“I’m getting to the point where I need to expand. I have about 45 residential lawns and five commercial accounts. I am wondering if I should invest in better equipment like 32 inch Scags and just run one man crews. With my current density, I can get about 10 to 12 lawns done a day by myself or 15 with a helper using 21 inch mowers.

Please help me understand the pros and cons of this. I always see single man crews with fertilization but never in lawn maintenance. I know a guy in my city who does 75 by himself because he has the right equipment and density. It seems like the money I save in labor would well cover the equipment cost. No accountability and morale would be an x-factor, but it seems like one man crews are more efficient and a better way to go. Your thoughts?”

My thought is no. You should not do one man crews. I’m certain of that. I do not think one man crews are the way to go. I think you should consider two man crews. I actually run three man crews at our company for residential, but I totally see why two man crews are better.

Here are some things to consider. You could build out a new crew with one man, but I don’t think the angle is to run one man crews. The reason for that is, if you just look at human behavior and how we operate, there’s a level of accountability that’s created with a team.

This is even for us as owners. If you happen to have a business partner, your business partner brings a level of accountability to what you get done, what you do, at least if you have any desire to be a performer and hold up your side of the deal within that business. You’re going to work a little bit harder and you’re going to do a little bit more because you’ve got a business partner.

If you have one person working by himself, short of being measured into job costing and GPS data, really they don’t have anybody to hold them accountable. The guy could make an excuse for being late, for example, the customer came out to talk to him. They don’t use that excuse if you have two people on the job.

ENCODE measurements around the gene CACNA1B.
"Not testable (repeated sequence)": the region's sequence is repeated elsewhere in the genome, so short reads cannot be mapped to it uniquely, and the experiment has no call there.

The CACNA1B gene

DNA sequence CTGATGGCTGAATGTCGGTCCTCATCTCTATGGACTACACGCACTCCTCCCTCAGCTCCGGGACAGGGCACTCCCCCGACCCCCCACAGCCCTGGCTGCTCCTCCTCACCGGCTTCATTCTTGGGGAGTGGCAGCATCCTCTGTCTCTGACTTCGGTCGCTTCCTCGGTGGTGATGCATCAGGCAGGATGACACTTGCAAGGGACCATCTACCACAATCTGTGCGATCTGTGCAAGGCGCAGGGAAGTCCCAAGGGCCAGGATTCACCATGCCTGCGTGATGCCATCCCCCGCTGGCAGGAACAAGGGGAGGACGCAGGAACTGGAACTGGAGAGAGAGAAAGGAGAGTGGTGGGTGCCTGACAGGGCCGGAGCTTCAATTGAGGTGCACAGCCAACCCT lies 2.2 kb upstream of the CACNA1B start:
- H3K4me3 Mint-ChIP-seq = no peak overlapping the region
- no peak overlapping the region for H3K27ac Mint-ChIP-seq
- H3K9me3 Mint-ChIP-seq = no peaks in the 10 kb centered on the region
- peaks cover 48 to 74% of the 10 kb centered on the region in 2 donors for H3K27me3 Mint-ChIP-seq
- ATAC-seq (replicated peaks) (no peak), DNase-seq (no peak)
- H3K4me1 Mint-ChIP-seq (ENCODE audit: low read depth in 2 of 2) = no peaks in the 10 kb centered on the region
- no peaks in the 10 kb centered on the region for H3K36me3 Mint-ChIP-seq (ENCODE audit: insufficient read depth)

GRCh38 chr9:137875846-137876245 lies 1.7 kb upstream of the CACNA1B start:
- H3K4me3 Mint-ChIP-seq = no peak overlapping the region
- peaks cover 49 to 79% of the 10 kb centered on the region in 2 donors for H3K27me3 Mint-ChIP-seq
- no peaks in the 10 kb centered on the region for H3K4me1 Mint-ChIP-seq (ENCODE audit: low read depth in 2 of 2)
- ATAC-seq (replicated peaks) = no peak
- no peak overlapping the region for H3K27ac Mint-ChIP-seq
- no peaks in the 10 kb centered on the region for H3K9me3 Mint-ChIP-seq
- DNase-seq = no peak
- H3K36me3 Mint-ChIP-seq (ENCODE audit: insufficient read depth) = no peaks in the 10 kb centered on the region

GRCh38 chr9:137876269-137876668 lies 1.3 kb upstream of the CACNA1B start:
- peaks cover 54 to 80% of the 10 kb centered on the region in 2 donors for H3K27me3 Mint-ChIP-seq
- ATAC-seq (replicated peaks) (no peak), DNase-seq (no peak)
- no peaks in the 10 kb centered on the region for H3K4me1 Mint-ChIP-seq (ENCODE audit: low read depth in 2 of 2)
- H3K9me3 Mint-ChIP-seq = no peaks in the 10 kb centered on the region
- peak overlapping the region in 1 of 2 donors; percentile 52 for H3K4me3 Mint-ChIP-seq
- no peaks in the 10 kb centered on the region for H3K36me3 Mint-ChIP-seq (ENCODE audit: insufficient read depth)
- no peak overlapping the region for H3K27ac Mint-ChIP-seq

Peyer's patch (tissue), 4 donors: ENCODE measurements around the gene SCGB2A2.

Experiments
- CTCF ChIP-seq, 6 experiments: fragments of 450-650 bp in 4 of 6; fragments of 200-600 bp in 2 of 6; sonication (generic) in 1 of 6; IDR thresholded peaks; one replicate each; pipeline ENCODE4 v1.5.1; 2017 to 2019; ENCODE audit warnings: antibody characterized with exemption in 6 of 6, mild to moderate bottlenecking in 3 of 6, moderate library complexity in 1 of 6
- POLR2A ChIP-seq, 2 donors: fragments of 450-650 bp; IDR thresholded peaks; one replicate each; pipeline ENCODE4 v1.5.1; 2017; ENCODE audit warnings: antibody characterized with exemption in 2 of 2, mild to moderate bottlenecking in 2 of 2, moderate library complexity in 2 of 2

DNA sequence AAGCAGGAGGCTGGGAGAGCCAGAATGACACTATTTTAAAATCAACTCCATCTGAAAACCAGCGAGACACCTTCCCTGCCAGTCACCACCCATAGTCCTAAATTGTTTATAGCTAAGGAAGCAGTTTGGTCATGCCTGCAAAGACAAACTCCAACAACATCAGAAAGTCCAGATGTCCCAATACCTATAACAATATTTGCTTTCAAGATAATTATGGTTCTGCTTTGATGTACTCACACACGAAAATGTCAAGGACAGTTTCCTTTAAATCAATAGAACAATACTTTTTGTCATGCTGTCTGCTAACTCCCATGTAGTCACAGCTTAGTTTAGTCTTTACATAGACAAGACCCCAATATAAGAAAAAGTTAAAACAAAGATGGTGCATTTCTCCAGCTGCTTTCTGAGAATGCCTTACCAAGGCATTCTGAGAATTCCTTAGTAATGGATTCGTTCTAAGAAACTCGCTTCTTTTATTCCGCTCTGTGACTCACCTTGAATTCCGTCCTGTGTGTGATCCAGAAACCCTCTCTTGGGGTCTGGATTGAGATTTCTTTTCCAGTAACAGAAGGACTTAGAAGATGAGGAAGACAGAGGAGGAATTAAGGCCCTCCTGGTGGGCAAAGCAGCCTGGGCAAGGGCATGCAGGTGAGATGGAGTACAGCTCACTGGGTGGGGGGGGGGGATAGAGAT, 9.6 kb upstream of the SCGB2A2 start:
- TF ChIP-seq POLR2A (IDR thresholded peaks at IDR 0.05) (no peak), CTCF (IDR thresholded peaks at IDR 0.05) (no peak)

Also, I think there’s some value in simply having somebody to work with. Working in isolation is not that exciting. Now, if you put two guys together that hate each other, that’s worse. But, if you put two guys together that work well together and sort of thrive off each other, they can motivate each other when they are tired.

When you think about stuff like that, teams are better. I really believe in the team concept in general. I think teams need to be small. I believe in teams outside of just talking about lawn mowing, lawn care, or landscape crews. I just don’t think a one person crew holds up over time. You may see a spike in the beginning and some benefit in the beginning but they don’t hold up.

I also believe that you can get very close to the same level of efficiency with a two man crew. For example, if one guy can do 10 properties, two guys should be able to do about 20. That’s my belief.

The third guy is where I think you start to see less efficiency and less production value. I think two tends to be the magic number, depending on what you’re doing. If you run a scenario where you actually mow and trim bushes and pull weeds and do a number of different things all at the same property, then I think you can get more efficiency out of three guys.

I also think if trained and managed properly, you can get efficiency out of three guys because you can have that third guy do extra things. If you have super tight density, the third guy can move on to the next lawn and just roll his mower, or take his weed eater or whatever down to the next property versus sitting in the truck.

Your business will evolve. What might work today, won’t work in five years or might not still be the best and most efficient approach. Think about these things.

It doesn’t matter if you have one guy or four guys on the property. At the end of the day, equipment matters. You could have one guy and give him the wrong equipment, he’s not going to be productive.